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Your Position: Home - Furniture - Best High Chair Buying Guide

Best High Chair Buying Guide

When you’re expecting your first child, you know a high chair is one of many baby items you must buy. But take one look at the high chair section at Buy Buy Baby or Walmart—or search on Amazon—and you can easily feel overwhelmed by the array of models, features, styles, and materials. That doesn’t even include the high-end chairs that mommy bloggers, influencers, and friends on social media will hawk at you.

Consumer Reports is here to help. Our expert tests and high chair ratings can help you find a sturdy, stable baby high chair that fits your budget and can stand up to heavy use, spills, and regular cleaning. To hone your search, use our high chair buying guide to understand safety features as well as design factors that are important to you.

Solid Starts is an independent organization that does not accept affiliate revenue or corporate kickbacks to review products. Any recommendations here are our own thoughts and opinions and free from conflict of interest.

Starting solids soon? Check out our guides on starting solids and our course video on infant rescue. Knowledge will bring confidence.

Starting solids is often synonymous with buying or researching high chairs. Like many baby products, there are hundreds of high chair options on the market. This page explains what our licensed professionals consider the most important components, including safety, development, and swallowing, as well tips to help you choose the right high chair for your family.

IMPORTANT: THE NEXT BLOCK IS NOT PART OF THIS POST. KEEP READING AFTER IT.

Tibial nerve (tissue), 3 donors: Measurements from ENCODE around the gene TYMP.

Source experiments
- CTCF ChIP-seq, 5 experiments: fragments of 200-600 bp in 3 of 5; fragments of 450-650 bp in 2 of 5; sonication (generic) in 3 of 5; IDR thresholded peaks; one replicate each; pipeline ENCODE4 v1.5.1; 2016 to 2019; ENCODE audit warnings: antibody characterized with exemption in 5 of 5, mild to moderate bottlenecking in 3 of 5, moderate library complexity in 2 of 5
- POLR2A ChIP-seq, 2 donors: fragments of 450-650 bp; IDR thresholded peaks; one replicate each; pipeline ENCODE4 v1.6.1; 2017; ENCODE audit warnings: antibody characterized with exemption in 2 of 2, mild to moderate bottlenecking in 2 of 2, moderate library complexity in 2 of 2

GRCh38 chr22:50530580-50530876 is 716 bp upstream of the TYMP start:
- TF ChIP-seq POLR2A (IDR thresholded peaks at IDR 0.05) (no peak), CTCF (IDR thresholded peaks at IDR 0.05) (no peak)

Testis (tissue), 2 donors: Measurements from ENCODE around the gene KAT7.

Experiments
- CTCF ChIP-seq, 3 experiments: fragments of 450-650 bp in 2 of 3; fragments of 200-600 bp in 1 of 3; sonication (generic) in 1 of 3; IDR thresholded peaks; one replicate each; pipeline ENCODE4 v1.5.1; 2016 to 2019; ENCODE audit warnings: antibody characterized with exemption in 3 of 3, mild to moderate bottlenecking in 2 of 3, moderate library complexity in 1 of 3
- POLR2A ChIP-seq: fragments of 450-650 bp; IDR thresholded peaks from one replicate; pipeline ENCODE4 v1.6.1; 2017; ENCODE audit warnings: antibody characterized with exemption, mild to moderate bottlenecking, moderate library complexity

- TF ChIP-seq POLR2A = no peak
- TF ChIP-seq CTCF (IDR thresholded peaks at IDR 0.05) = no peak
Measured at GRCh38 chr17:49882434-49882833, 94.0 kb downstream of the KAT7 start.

Do I need a high chair? Do babies really need high chairs?

Not necessarily. There are alternative ways to establish a safe eating environment for babies; however, a high chair with a totally upright seat and adjustable footplate is often the easiest way to make sure baby is in the proper and safe position for eating. Continue reading for what to look for in a high chair, and how to check baby’s sitting posture.

High Chair Alternatives

A high chair is a luxury for many families and often out of reach for purchasing. Although the safest place for a baby to eat is a supportive high chair, here are some ways to ensure baby is as safe as possible when starting solids:

Seated on a lap.

The easiest and free alternative to a high chair is having baby sit on an adult’s lap.

  • Position baby’s back snuggly against your body.

  • Always keep one arm around their waist.

  • Scoot your chair as close to the table as possible with baby facing the table.

  • Make sure baby is sitting high enough so that both of baby's forearms rest comfortably on the table in front of them.

  • If the table is in line with their armpits, baby is too low. Try sitting on a pillow to boost yourself (and subsequently the baby) a bit higher in the chair. Avoid placing a pillow in your lap for baby to sit atop.

Maya, 5 months, sitting properly in dad’s lap.Maya, 5 months, sitting properly in dad’s lap and facing the table.

In this position—with an adult arm around the baby’s waist and bottom planted firmly on the adult’s lap—the adult provides strong back support for upright sitting, as well as stability at the trunk and hips. Optionally, you can allow baby to straddle one thigh and let baby’s feet firmly plant on the chair.

Although this option can get messy for the adult, this ensures baby’s safety while exploring solid foods, no special chair needed. Keep in mind that babies are resilient. The photos below show how babies can be safe and successful in a variety of sitting positions.

Seated on the floor with support.

  • Positioning baby on the floor with support is another option when a high chair is unavailable.

  • This position is only appropriate if baby has excellent sitting balance and is strong enough to reach and grasp items and bring them to their mouth while in a supported seating position. Check out the pictures of Kildah (6 months) and Maeve (7 months) below for examples of suitable seating posture.